I am new to the electronics world and trying to figure out how to choose the battery for the circuit.

The circuit consists of an ATMega328P-PU, a DS2321 RTC and a PIR motion detector sensor. It needs 5 volts to operate normally.

Initially, when a button is pressed the circuit has access to power input which automatically starts the RTC, sets the time and powers the PIR sensor through a transistor for a specific duration. During which, the sensor is trying to detect motion (with small delay) and lights up an LED for a duration different than the former. After the detection period is over, the controller enters in deep power down state until a trigger from the RTC wakes it up and from there the controller cycles between detection and sleeping state.

By implementing the above, i was able to reduce power consumption as much as i could.

The circuit for the controller already has a 5V voltage regulator which I can use to power the whole circuit, however, my problem is here, as i am not supposed to go below 5V, i have to use a higher voltage as input but as you guys are pointing out: using a voltage regulator will eat up the battery and then the battery size won't even matter. Thank you for pointing it out since i didn't know about regulators, i only compared schematics and decided accordingly.

If i measure the current draw of the circuit and its in the milliAmps range then would it be safe to use voltage regulator with a drop out voltage of 3-6V?

I updated this post to ask help about choosing a regulator without dramatically compromising the circuit's power consumption.

Sorry for the inconvenience.

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    \$\begingroup\$ I voted this as "too broad" because there is much, much more to consider when making a circuit work on batteries for a long time than simply choosing a battery voltage. Depending on the regulator that regulator itself might draw so much current that your batteries will be empty soon. A regulator might not even be needed. Configure your ATMega in the wrong way and your batteries will not last long. I suggest that you look at other projects where an ATMega runs on batteries and see what is done there, then do the same thing. \$\endgroup\$ Commented Nov 22, 2019 at 8:57
  • \$\begingroup\$ I have checked options like setting controller to sleep when nothing is being done, i am looking into all the possible tweaks that can be done. Also, the PIR sensor has a transistor to switch it On/Off to save energy when it isn't needed. So mainly, the RTC will be drawing most of the energy since it has to run all the time. After taking these steps i thought it would be helpful to learn how to optimize battery selection. The voltage divider used here is a 7805 TO-220 \$\endgroup\$
    – Fadi Hajj
    Commented Nov 22, 2019 at 10:19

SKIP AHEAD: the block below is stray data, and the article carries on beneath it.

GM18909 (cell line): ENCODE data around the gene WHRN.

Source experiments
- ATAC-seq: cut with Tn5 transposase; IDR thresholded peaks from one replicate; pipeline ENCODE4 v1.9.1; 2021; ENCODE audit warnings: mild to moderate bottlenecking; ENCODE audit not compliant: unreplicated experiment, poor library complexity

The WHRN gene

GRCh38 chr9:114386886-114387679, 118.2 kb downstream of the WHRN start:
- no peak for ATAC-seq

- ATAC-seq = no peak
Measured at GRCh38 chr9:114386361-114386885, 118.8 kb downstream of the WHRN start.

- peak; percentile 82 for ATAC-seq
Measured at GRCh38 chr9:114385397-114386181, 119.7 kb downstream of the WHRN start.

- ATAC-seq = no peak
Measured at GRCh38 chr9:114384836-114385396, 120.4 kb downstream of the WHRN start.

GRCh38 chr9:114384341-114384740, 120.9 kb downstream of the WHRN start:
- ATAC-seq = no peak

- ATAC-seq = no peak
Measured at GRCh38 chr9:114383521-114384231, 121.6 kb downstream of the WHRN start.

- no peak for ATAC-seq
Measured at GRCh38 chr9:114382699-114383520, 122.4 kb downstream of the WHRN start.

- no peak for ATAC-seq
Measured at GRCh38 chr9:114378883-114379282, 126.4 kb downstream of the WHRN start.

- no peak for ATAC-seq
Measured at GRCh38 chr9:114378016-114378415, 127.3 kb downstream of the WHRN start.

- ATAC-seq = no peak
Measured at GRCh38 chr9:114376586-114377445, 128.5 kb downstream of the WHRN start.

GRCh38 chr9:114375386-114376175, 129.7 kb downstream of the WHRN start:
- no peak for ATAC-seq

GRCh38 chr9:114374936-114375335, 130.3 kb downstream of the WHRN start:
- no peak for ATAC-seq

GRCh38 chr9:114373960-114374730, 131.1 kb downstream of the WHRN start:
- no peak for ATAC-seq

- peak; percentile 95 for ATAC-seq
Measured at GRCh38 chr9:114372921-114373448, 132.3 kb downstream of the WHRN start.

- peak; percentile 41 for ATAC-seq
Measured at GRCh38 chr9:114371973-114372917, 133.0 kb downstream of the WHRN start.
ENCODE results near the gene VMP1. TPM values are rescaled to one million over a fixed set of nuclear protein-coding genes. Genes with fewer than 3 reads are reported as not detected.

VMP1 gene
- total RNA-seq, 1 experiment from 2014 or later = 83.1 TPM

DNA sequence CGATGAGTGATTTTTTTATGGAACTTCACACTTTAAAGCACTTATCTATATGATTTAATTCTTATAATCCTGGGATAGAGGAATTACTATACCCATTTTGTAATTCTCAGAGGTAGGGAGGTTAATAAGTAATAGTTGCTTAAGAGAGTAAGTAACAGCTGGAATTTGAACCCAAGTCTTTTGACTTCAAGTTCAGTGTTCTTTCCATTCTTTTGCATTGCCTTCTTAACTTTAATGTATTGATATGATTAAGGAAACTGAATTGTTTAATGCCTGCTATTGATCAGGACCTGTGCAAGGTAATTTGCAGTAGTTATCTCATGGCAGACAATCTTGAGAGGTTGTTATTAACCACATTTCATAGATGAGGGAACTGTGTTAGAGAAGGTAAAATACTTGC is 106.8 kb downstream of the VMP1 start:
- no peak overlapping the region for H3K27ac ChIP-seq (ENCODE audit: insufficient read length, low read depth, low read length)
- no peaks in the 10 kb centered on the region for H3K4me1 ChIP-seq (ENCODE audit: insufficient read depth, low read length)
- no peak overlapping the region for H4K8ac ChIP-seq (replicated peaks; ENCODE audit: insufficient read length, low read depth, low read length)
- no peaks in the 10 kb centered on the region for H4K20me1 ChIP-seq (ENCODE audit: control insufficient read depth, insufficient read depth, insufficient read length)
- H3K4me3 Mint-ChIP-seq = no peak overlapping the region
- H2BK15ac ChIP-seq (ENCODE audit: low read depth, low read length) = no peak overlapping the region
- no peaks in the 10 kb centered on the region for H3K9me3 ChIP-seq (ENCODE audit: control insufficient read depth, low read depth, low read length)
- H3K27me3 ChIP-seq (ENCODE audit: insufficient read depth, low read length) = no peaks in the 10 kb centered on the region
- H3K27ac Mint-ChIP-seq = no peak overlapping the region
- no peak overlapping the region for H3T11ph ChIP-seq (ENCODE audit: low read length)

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    \$\begingroup\$ the RTC will be drawing most of the energy since it has to run all the time. That's a conclusion only a newbee would make, I would do a calculation first. The 7805 you suggest is a really bad choice, without even consulting the datasheet I already know that it will consume more power than the RTC. A 5 Euro digital watch also has an RTC, some run 5 years on a small cell. A properly designed RTC consumes very little power. The 7850 will use more than 10x more power. As I said, this is complex, even engineers with experience struggle with these things. \$\endgroup\$ Commented Nov 22, 2019 at 10:33
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    \$\begingroup\$ The 7805 requires at least 2.5V more on input than output. Your battery therefore must provide at least 7.5V at all times so that the regulator can work properly. \$\endgroup\$
    – JRE
    Commented Nov 22, 2019 at 11:32
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    \$\begingroup\$ This is pretty broad with a lot of confounding factors, but I suggest "as long as possible" is not a great specification from which to start. Work out how long you NEED the battery to function, and work hard to hit that mark. \$\endgroup\$ Commented Nov 22, 2019 at 14:22

1 Answer 1


You need to work out a power management strategy: Will each circuit be powered all the time? Can the MCU be put in power-save modes and if so, how often? Should you use extra components to power off power-hungry parts completely? For example, you might be able to only power the RTC and wire it up to power up the voltage regulator at the right times, for a very low-power design. For example, Kevin Darrah on Youtube explains his work with extreme power-saving.

In parallel, you need to make a spreadsheet of the power consumption of each component. This depends on the choice of regulator etc. Look up the current consumption of each component in the datasheet and consider how it contributes to the whole power budget. For example, you will find that a reasonable RTC draws very little current (a few microamps or less). You can use a boost regulator to power from a one-cell battery, or a linear or switching regulator to lower a higher-voltage battery. Each regulator comes with a cost and its own efficiency ratio at the level of current draw that you have.

The battery time in hours will simply be capacity in mAh divided by total current draw in mA.

As you start to see the different design options you have, you will gain some insight into the relative work needed for each design and whether the work is worth your time. It's not possible to outline the options here, as they depend on many factors such as how often you need measurements, acceptable work and cost etc.


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